The hon. Member for Solihull (Mr. M. Lindsay) said that Army quarters had been a disgrace to the nation in the past. That is quite true. I hope that the House will absolve me, my right hon. Friend, and the present Government for being directly responsible. We have been handed this inheritance Many of these unsuitable barracks and married quarters are still there, and we have to get rid of them and rebuild new ones. I can assure hon. Members, in all parts of the House, that we are busily engaged on that, and my right hon. Friend has given to me personally that particular job to watch, and to supervise the progress of the building campaign which we have laid down, and which will extend over a very long period, possibly as much as 20 years.
§ Brigadier Low
Will the hon. Gentleman have sufficient priority from the Ministry of Health to make these building improvements?
§ Mr. Bellenger
We do not ask the Ministry of Health for priority in this respect. This is a matter of Government responsibility and I can assure the hon. and gallant Member for North Blackpool that my right hon. Friend, with all those faults and failings upon which the hon. Member for Solihull seems to concentrate, is constantly putting forward the point of view of the War Office in respect of many of these things, and, indeed, meeting with a very considerable amount of success— at any rate behind the scenes.
1450 I should like now to deal with some of the remarks made by the hon. Member for South Croydon (Mr. Rees-Williams). I agree with him that the overseas tour of service in the past has been too long, although it is a remarkable thing that in days gone by, in the earlier part of this century and the last, there was competition for the overseas tour of service. Now it seems to be the other way about; both officers and men want to spend the shortest possible time abroad and the longest possible time at home, and obviously we shall have to meet the changed circumstances. I am glad to say that in the new plans which we are now in the process of making we have allowed for a shorter tour of overseas service. I think that as far as foreign service is concerned there will be a desire at some time on the part of young men to go and see the world.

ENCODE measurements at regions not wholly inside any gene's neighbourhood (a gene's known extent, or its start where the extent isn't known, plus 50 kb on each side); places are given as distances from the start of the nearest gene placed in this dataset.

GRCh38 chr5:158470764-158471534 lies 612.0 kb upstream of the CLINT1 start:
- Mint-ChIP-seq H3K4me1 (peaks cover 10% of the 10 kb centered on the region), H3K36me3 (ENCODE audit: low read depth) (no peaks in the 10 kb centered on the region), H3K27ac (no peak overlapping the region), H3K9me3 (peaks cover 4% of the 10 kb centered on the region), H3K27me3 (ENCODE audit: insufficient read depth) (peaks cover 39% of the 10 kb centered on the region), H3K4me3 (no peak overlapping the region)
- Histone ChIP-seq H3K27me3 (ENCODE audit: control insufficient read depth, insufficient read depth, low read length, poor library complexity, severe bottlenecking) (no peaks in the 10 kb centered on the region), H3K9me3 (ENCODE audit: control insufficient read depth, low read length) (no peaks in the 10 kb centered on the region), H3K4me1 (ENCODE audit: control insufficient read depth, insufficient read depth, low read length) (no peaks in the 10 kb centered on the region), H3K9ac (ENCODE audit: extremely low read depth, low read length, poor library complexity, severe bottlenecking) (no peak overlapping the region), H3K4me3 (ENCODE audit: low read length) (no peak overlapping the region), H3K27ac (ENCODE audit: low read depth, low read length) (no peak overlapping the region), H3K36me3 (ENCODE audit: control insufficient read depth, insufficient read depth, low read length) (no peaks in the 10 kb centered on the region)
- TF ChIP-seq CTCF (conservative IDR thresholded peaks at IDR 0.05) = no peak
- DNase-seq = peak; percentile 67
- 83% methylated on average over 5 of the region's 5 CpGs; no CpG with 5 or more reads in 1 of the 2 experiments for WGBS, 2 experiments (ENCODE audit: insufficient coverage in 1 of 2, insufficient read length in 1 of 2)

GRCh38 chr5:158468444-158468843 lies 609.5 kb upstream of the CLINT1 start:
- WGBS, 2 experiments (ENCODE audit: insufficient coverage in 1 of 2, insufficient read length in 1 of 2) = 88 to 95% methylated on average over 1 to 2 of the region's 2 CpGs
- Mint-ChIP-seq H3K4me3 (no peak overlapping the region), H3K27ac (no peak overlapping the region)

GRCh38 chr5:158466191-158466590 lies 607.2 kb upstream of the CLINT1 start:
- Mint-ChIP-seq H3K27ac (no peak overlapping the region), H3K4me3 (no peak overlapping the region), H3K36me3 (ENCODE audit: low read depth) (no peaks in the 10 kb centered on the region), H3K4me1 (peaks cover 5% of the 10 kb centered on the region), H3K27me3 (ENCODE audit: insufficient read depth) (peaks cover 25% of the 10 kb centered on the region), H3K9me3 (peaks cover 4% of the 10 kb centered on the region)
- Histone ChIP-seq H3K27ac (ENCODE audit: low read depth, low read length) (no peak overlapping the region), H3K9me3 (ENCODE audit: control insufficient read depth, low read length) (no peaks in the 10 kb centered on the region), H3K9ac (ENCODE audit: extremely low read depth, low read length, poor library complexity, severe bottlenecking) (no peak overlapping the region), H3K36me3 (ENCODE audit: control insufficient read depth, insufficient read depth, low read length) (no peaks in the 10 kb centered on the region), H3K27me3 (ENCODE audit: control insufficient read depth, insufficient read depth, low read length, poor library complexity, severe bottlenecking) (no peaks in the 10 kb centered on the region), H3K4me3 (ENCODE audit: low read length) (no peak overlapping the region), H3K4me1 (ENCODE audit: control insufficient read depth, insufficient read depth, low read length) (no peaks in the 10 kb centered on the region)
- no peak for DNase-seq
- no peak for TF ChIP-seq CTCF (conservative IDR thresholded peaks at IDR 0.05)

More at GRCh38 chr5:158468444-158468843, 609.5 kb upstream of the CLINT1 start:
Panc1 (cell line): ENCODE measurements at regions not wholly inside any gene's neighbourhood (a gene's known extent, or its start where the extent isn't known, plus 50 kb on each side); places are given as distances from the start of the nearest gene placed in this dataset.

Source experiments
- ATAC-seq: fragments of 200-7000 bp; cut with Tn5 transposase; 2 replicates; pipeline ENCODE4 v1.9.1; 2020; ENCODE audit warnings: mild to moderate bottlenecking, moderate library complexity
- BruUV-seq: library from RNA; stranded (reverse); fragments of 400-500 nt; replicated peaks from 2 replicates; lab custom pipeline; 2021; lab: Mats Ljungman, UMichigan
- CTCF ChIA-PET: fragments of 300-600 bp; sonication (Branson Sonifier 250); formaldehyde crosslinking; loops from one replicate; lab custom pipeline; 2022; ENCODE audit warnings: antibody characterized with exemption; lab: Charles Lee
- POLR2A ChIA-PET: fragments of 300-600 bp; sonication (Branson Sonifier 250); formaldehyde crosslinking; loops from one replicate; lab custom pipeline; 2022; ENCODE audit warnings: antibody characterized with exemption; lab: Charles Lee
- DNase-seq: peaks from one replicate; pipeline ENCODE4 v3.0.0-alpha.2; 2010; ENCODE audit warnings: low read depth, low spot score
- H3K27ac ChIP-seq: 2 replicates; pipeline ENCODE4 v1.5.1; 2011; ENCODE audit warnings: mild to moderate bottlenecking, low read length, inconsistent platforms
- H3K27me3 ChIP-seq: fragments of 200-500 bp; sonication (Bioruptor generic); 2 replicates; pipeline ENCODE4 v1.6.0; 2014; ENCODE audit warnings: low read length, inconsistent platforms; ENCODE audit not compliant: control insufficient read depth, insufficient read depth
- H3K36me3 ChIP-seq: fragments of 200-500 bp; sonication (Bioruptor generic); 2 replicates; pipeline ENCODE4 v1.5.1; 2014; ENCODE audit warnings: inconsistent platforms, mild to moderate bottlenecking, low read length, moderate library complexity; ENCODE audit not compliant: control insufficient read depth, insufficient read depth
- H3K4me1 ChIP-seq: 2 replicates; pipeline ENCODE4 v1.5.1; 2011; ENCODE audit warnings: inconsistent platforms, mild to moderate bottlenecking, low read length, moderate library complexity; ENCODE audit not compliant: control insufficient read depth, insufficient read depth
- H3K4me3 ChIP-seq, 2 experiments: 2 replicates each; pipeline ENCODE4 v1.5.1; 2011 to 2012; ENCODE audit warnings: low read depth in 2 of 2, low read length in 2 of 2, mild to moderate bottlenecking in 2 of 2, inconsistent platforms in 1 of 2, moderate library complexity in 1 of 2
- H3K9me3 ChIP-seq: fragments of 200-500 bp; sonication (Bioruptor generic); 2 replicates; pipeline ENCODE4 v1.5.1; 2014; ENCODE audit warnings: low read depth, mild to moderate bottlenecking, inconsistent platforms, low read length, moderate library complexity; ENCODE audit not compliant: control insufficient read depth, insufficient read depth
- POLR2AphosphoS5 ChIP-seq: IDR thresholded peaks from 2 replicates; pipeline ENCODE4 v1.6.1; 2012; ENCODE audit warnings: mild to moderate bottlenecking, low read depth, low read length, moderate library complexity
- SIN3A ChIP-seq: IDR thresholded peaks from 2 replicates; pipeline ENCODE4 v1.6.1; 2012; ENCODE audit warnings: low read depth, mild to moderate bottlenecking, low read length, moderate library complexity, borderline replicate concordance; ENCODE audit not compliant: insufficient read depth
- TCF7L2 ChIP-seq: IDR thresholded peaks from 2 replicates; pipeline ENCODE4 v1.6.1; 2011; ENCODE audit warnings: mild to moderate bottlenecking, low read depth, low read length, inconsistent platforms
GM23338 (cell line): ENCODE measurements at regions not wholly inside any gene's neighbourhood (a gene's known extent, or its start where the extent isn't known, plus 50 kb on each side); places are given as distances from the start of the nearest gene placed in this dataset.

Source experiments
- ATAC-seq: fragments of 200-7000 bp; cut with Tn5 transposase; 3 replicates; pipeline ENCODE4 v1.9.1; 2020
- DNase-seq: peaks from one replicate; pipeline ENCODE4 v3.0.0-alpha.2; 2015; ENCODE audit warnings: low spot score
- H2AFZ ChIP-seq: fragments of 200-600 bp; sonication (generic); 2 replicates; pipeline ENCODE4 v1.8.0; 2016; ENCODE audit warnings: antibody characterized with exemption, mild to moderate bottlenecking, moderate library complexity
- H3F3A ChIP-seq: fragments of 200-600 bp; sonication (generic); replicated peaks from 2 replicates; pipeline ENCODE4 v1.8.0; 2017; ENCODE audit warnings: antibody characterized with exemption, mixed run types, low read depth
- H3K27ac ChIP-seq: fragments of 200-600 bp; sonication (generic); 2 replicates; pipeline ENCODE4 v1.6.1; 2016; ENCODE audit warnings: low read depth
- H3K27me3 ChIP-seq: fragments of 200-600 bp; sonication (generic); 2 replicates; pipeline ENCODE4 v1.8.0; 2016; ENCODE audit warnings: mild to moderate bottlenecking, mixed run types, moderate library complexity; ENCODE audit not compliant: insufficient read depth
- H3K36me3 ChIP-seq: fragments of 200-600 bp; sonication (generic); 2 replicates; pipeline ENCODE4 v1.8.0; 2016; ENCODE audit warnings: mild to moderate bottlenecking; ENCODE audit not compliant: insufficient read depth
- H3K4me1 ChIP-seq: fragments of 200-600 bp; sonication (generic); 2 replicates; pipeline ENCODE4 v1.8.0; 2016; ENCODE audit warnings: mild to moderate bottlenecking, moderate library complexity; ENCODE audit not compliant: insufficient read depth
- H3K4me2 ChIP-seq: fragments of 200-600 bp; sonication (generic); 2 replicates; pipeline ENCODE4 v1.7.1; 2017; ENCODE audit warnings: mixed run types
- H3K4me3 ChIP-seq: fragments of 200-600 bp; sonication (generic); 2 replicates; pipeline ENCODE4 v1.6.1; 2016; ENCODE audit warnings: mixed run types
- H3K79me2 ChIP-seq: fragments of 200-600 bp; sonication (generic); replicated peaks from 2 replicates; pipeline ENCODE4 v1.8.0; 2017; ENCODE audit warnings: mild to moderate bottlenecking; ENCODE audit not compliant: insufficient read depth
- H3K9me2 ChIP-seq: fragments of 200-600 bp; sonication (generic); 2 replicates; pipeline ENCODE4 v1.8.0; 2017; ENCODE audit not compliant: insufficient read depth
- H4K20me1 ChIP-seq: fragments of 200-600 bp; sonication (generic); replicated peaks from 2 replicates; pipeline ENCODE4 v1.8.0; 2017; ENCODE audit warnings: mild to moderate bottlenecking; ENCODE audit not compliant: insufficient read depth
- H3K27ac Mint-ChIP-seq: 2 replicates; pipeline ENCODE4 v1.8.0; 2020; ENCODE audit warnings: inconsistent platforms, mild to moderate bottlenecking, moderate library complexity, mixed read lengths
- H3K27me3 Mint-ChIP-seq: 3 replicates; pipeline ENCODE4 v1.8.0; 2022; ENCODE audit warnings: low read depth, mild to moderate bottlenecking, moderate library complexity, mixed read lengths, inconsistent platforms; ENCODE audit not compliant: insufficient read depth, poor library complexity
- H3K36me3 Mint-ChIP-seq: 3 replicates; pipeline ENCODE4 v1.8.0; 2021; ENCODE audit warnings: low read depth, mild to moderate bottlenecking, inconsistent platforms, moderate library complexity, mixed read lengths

I do not altogether agree with my hon. Friend the Member for East Willesden (Mr. Orbach) that the spirit of adventure epitomised in the poster, "Join the Navy and see the world" is lacking; 1 believe that the time will come, particularly with the faster means of communication, when young men will want to leave this country and go abroad to see what is happening in other parts of the world, and I like to think that perhaps the Army will be a very good avenue for that overseas travel. However be that as it may, we have wide flung commitments in all parts of the world and we have to have an Army to protect them. It will therefore be necessary for young men to realise, as I am sure they will, that a shorter period of overseas service than we have had hitherto will offer many attractions for those who are young, vigorous and healthy.
I am very pleased to hear from the hon. Gentleman the Member for Westbury (Mr. Grimston) that the mobile recruiting column that we are sending round the country is "a very good show," but I am quite sure that it alone cannot achieve what we desire. It is only part of the propaganda which we at the War Office are trying now to introduce in order to stimulate some interest in the country among the recruits we want. I am inclined to think that we are not getting as much publicity as we would desire or as is necessary, but there it is—we are in very difficult times. The newspapers are very brief; they have not the same space as heretofore, either for the War 1451 Office or for the House of Commons Debates, but I must pay a tribute to them. They are helping us considerably and they helped us equally when my right hon. Friend the Secretary of State opened the recruiting campaign in May last. As time goes on, we shall use all methods of getting our message over to the public, including both the Press and, of course, the B.B.C.